Curtain Call: Chazz Palminteri Pays it Forward with Unorganized Crime

“It would be wonderful if what happened after I did A Bronx Tale happened with this play.”

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Kenny D’Aquila was smart when he was putting together the debut production of his play Unorganized Crime. He brought in fellow playwright and actor, Chazz Palminteri, to play one of the lead roles and produce the show.  Palminteri’s one-man play A Bronx Tale, which premiered in Los Angeles in 1990, was subsequently made into a feature film by Robert De Niro. Will lightning strike twice. 

“After I opened my play, it just took over Hollywood and became a phenomenon,” says Palminteri the morning after Unorganized Crime’s opening night. “I don’t know if this one will be like that. It would be pretty amazing if it did. We just did opening night yesterday and the reaction was incredible.”

In the play, Palminteri plays Sal, the eldest son of a crime family boss. He suddenly appears in Detroit where his brother Gino (D’Aquila) and his girlfriend Rosie (Elizabeth Rodriguez) are living in exile from the family. Sal has arrived to pass along family news and to see if there’s a way to restore Gino’s position in the family.

“What really inspired me about [the play] is that it’s a voice that I haven’t heard,” Palminteri says. “It was walking with these characters doing despicable things, but it was funny. It walked a line between drama and comedy. The thing about Sal, because he’s a sociopath, is you have to play him as real as you can. The more real, the more scary—and funny—he is.”

Beyond this being a good role, Palminteri has another motivation for being involved with Unorganized Crime. “I always wanted to help someone the way De Niro helped me with A Bronx Tale. Here’s this guy who is a terrific actor and a great writer. He quit to raise a family and then he came back into the business. What better play and person to do it for and to pay it forward? [Kenny] had the talent. He wrote a good play. If things work out for him, he promised he’ll do that for someone else.”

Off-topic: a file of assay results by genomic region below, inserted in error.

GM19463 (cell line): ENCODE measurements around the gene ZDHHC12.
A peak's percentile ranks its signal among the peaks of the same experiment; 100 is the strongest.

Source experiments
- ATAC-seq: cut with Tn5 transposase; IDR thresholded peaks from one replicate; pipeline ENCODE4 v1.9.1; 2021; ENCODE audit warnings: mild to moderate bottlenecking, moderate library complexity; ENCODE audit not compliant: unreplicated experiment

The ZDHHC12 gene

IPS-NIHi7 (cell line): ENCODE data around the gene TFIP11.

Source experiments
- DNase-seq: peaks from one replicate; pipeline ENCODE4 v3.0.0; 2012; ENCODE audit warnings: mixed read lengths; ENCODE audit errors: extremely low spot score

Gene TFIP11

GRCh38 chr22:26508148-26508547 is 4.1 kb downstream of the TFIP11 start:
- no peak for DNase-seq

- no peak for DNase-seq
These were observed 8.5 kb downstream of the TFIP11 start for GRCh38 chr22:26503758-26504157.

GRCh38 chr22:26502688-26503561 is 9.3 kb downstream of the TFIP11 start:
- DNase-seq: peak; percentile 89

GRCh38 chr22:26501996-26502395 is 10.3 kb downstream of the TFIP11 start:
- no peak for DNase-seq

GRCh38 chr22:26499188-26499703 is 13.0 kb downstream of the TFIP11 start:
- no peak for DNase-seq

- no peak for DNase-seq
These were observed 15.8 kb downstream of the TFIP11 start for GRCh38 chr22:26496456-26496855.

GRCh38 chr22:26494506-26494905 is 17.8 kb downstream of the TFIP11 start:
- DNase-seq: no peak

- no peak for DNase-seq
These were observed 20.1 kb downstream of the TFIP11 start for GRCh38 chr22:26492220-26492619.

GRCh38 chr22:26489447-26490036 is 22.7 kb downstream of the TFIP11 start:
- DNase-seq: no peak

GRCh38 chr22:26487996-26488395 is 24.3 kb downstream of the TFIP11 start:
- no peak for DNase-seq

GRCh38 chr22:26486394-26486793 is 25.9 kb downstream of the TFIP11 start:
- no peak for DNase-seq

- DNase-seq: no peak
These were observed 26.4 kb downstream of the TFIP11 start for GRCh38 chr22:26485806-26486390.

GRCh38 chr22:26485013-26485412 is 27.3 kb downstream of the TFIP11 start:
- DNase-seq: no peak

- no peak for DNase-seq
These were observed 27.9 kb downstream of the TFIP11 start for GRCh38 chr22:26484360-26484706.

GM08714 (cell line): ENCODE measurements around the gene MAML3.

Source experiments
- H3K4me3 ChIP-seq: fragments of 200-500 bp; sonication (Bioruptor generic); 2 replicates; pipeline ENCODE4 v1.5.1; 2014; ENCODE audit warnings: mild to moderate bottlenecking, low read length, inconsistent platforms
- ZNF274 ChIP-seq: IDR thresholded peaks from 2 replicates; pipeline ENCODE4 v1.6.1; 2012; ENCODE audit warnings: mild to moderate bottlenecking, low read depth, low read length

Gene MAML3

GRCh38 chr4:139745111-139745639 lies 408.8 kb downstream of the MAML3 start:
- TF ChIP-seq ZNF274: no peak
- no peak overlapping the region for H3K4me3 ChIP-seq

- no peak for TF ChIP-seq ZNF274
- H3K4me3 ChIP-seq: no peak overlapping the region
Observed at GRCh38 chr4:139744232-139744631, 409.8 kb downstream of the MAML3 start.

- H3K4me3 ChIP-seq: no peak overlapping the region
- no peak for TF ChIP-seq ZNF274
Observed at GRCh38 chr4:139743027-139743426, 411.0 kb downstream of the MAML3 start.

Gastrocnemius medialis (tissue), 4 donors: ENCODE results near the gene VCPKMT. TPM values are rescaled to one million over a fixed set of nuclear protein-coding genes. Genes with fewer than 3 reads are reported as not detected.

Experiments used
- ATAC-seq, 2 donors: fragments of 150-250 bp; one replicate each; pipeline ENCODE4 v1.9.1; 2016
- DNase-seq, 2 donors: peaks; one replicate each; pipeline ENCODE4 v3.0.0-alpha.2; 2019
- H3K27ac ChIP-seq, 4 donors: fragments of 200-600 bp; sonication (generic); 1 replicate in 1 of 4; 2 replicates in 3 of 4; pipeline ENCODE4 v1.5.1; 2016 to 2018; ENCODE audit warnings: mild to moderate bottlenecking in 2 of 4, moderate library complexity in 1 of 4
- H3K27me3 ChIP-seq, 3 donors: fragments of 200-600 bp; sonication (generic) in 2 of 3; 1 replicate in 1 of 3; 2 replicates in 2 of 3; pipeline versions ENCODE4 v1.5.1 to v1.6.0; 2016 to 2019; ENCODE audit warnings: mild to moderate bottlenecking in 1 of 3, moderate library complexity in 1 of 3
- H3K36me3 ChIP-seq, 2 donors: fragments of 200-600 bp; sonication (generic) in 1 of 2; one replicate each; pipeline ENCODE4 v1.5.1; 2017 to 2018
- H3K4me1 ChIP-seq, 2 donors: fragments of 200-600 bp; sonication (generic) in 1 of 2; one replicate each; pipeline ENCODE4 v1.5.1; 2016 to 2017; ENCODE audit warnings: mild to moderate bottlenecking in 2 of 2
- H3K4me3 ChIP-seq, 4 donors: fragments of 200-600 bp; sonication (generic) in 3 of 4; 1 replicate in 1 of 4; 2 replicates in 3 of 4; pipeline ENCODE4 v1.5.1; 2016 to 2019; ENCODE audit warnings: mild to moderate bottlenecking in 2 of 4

There’s a line in A Bronx Tale that serves as Palminteri’s personal mantra. “I think the saddest thing in life is wasted talent,” he says. “It is also a marker for me as an actor and as an artist. A couple of my friends who are stars said ‘Why are you coming to do equity waiver theatre in Los Angeles?’ I’m going to show the world this is a good play. I’m not going to waste what this guy wrote. I’m not going to waste his talent or mine.”

Palminteri is also enjoying his time in Los Angeles. “My favorite restaurant is Craig’s. It’s great food and a great vibe, and Tommy is the ultimate maître d’. It reminds me of old Hollywood. I love walking in Santa Monica. I love how it’s so easy to be healthy here. The quality of life here is so great.”

He also points to another advantage to being in Los Angeles that he hopes will help Unorganized Crime. “Some people in Hollywood read scripts, but they can’t see it. You have to show them. When they sit in the audience and they watch it and hear people laughing and getting emotional, that’s the fastest way to get them. It’s like when I did A Bronx Tale. I would love for the studios to have a little theater and to promote plays where more work can come out of that. I think the quality of the work would be a lot better.”

Beyond waiting for other film parts and perhaps a musical version of A Bronx Tale that Palminteri won’t discuss just yet, he has another play called Human he may perform here. “God has given me this gift,” he says. “There are heart surgeons. I could never do that. Everybody is given a gift and this is mine.”

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